By Professor Doom
It’s long been known that, for about half of college graduates, they are no different than high school students when it comes to cognitive skills, despite spending 6 years or so getting a college degree. This is simple fact.
Many blame this on the higher education system, and I’m inclined to agree, although the complete sell-out of accreditation is a big factor in why so many schools are so loaded down with bogus/questionable coursework it’s quite possible for a student to spend years of “study” and gain nothing measurable.
With college degrees increasingly worthless in the job market, people are using the degrees for their only remaining purpose: to gain admittance into graduate and professional schools. I’ve covered the law school scam, and University of Phoenix demonstrates the MBA scam, but today I want to look a little at the MFA, the Master of Fine Arts. It isn’t just that MFA programs are ripoffs, though that sort of thing is often the case, I want to talk about a problem that is similar to what we see in the college degrees: the graduate training doesn’t make any measureable difference, or at least a relevant one.
The creative writing MFA, like the rest of higher education, has grown irresponsibly:
In 1975, only 52 existed. Much of this has changed in the last two decades. Today, there are more than 350 creative writing programs in the U.S. alone, and that number doubles if you include undergraduate degree programs.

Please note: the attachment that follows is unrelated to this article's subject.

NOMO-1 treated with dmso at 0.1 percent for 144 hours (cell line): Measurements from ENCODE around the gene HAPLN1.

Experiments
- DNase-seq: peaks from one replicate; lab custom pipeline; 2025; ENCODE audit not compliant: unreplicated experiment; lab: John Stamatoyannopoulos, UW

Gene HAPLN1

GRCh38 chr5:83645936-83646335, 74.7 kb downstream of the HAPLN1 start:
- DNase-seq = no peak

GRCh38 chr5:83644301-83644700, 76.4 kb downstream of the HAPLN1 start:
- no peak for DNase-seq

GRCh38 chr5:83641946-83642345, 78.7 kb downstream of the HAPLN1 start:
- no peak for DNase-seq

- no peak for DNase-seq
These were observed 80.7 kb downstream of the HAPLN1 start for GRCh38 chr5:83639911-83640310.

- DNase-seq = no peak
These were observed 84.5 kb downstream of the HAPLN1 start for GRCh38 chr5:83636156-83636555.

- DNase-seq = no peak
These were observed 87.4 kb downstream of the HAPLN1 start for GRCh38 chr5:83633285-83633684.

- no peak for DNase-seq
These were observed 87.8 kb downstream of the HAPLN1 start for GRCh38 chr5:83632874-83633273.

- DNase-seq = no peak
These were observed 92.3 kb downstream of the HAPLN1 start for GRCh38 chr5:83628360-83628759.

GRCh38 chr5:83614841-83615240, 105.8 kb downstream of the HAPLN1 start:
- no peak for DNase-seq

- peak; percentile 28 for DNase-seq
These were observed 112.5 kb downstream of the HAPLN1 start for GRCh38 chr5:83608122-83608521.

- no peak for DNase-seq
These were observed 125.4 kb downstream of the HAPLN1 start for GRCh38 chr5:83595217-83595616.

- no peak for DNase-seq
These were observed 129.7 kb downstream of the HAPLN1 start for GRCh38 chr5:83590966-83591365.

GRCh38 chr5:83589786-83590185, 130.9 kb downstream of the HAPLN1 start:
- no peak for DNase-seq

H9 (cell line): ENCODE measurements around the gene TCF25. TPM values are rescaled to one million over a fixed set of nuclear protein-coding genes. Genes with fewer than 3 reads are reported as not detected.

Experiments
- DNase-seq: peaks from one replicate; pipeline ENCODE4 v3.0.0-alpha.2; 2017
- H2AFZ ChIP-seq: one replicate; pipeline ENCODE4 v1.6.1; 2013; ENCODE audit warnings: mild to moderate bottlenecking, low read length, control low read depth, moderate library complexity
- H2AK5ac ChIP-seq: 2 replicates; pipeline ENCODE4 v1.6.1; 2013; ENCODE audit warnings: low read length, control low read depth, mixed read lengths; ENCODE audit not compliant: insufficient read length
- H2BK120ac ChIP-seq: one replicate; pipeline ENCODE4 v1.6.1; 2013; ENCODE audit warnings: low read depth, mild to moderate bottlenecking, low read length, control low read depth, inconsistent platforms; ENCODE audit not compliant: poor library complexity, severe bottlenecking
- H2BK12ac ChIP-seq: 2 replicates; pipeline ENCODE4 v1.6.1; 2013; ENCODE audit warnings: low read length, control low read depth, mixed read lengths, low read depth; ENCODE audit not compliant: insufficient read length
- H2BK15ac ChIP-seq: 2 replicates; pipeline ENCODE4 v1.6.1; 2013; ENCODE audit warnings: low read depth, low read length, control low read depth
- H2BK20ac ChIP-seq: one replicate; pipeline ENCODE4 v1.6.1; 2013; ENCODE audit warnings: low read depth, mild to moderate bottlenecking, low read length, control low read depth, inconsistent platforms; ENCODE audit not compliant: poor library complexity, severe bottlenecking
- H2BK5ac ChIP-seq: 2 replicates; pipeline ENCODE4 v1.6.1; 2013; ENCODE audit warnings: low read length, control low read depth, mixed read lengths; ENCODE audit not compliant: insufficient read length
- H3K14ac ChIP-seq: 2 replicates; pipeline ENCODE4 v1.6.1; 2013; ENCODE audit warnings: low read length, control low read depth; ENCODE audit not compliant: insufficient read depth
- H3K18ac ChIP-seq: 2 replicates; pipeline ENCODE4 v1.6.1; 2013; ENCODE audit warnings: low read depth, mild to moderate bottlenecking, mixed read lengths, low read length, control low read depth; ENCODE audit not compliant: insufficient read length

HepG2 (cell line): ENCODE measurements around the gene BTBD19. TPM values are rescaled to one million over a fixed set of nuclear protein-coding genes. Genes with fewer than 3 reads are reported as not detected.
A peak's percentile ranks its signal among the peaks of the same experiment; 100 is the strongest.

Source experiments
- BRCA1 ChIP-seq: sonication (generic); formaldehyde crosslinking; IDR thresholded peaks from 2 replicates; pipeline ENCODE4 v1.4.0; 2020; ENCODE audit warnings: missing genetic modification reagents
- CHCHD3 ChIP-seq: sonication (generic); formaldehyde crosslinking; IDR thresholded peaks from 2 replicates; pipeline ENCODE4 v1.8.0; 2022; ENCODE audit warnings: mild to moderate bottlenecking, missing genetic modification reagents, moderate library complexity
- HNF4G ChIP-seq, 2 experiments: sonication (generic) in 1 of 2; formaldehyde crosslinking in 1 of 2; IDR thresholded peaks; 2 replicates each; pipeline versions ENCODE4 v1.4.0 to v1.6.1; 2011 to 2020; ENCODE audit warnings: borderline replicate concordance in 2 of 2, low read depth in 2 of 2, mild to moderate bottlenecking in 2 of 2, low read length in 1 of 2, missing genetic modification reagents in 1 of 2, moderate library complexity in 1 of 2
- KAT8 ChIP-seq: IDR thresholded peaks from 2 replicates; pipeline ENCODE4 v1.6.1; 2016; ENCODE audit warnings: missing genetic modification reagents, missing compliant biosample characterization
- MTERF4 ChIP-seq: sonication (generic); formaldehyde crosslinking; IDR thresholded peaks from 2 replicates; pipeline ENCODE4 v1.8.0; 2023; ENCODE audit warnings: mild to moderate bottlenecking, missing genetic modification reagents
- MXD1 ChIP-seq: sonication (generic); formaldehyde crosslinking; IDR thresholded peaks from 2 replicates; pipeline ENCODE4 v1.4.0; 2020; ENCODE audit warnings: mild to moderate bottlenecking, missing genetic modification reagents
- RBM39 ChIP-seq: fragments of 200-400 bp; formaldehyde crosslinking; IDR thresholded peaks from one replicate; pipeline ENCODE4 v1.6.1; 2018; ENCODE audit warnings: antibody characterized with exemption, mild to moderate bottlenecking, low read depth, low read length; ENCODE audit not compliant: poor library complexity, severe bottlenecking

“…Creative writing has become a big business—it’s estimated that it currently contributes more than $200 million a year in revenue to universities in the U.S….”
Now, if someone wants to study higher education as a means of happiness, I’m all for it…but the student loan scam pays for graduate school, even if the school isn’t really teaching anything, and charging a huge fortune for it. I’m against people taking out loans for happiness; the only justifiable reason to take out a loan is to get something that will help you pay back the loan.
Anyway, we’ve been cranking out people highly trained in “creative writing,” fiction, for many years now, we should be seeing something, right?
Well, some faculty decided to see if there was a measurable difference between the MFA-creative writers, and writers who decided just to write creatively, without having whatever magical training happens in creative writing MFA programs.
- Write artfully, evoking emotions and expressing points of view
- Critique literature with the eye of a writer and editor